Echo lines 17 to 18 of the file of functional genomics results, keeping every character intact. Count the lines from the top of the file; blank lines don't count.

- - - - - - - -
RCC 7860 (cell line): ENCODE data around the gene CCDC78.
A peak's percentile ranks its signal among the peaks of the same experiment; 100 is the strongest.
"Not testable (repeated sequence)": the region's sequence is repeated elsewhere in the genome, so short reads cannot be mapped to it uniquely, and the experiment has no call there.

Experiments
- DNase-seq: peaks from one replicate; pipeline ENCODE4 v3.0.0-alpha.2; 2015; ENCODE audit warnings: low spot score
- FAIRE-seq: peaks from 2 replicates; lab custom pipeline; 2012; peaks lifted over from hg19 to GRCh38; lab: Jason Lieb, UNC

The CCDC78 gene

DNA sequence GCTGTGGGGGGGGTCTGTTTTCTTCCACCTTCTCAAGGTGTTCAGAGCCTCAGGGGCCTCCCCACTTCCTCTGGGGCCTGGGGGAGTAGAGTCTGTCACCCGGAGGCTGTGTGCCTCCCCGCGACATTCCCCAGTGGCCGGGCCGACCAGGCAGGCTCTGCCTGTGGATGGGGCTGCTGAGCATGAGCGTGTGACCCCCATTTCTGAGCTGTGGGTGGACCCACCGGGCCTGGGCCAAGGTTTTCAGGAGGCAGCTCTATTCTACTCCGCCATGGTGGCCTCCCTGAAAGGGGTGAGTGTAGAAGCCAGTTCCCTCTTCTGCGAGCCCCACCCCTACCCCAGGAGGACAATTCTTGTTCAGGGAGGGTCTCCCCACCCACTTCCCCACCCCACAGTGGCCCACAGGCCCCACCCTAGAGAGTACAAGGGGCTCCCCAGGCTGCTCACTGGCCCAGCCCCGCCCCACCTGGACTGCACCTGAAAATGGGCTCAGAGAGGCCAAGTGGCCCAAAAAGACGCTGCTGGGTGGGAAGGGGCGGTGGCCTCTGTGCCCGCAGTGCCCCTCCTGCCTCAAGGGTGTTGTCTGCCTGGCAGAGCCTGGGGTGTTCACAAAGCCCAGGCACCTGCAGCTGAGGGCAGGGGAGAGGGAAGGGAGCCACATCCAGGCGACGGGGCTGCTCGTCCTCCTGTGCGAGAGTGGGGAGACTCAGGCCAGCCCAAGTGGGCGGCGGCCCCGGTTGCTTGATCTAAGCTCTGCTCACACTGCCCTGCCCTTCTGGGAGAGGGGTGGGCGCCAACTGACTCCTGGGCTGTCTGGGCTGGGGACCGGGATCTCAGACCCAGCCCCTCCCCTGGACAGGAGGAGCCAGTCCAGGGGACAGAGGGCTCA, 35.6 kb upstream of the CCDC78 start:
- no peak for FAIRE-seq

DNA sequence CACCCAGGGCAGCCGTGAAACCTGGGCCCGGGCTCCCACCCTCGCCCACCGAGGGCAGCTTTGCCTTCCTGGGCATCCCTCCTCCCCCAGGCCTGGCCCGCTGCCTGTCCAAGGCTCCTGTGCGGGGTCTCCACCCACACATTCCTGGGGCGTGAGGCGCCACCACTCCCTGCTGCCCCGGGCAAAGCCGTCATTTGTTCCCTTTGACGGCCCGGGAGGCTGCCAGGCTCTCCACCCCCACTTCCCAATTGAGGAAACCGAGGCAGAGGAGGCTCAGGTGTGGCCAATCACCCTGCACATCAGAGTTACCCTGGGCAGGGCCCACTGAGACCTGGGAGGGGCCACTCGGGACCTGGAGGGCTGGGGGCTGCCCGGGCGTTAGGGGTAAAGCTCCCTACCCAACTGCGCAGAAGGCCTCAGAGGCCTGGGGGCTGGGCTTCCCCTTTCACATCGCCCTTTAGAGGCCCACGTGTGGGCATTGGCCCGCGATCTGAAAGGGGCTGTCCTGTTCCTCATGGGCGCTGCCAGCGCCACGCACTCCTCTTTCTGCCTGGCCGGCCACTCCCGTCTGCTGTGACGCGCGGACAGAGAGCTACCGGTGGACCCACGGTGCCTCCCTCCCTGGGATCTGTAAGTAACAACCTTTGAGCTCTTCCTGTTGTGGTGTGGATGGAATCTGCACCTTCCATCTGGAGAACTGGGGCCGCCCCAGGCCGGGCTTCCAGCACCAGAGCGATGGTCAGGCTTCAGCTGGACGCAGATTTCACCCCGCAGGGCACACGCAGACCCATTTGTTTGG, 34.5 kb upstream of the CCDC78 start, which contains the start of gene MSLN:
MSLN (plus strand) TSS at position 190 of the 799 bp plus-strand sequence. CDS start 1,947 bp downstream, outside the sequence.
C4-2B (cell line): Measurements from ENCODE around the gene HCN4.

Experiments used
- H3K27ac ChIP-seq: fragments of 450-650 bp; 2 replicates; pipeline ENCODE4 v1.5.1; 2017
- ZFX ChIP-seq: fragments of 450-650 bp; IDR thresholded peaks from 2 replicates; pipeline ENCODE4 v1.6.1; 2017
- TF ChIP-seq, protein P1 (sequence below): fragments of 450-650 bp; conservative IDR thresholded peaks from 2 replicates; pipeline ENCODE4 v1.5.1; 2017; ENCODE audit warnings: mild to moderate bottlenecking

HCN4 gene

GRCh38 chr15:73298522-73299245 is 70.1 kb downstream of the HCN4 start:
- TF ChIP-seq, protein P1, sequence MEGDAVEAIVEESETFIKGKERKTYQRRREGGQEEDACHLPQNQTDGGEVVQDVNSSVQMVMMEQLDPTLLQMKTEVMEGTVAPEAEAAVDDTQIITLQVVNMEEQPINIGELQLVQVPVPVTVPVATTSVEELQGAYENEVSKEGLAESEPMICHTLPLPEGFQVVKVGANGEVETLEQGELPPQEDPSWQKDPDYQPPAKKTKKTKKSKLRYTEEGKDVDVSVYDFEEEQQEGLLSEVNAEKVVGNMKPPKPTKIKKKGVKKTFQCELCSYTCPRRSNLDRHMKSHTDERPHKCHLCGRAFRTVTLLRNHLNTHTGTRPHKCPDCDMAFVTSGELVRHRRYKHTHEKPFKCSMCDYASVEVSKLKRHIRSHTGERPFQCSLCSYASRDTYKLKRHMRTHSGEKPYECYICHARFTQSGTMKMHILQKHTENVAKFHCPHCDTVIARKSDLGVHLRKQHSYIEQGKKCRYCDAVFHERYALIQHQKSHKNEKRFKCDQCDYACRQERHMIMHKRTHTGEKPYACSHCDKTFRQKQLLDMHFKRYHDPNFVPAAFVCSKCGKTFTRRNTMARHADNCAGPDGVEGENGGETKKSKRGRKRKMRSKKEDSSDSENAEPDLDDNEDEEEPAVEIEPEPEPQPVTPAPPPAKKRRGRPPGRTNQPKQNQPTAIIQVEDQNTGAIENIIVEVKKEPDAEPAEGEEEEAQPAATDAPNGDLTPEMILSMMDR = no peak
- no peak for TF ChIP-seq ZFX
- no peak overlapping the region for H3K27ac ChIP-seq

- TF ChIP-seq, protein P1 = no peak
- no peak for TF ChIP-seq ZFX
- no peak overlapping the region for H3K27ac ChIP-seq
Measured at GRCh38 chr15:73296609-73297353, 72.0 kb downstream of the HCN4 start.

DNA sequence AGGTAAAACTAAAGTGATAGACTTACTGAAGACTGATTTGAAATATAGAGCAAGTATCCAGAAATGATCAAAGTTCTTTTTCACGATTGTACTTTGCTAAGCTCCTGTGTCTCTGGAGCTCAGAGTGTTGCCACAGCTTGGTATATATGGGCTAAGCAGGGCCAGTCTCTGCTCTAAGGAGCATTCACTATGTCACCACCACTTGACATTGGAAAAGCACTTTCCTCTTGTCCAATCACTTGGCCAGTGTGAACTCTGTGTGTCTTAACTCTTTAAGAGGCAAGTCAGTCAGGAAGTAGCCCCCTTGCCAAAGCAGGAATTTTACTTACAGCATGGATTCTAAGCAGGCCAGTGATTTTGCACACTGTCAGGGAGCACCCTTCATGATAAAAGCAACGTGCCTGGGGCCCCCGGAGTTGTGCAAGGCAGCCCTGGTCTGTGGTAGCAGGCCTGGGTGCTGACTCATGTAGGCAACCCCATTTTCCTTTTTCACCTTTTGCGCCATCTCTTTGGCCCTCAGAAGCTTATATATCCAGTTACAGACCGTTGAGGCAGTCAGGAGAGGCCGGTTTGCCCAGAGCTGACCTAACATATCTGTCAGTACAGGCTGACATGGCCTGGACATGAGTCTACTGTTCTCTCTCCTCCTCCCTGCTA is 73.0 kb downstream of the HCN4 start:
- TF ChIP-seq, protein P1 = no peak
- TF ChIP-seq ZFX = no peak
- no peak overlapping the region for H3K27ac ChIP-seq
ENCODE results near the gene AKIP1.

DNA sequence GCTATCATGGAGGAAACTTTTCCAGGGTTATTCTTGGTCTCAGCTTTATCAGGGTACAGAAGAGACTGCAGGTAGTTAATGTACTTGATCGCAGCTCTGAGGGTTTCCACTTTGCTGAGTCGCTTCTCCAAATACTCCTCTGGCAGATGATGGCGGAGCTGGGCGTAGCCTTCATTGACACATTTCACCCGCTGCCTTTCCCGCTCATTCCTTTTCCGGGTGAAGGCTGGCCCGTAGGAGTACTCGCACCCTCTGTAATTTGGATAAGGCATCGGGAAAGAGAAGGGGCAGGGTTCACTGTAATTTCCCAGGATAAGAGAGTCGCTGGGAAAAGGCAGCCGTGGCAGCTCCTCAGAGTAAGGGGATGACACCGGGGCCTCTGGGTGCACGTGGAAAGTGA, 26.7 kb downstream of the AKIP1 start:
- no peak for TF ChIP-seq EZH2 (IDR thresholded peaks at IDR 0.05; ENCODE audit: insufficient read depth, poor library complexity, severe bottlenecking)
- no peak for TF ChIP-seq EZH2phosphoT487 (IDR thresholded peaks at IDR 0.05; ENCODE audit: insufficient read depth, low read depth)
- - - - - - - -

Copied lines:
HCN4 gene

GRCh38 chr15:73298522-73299245 is 70.1 kb downstream of the HCN4 start: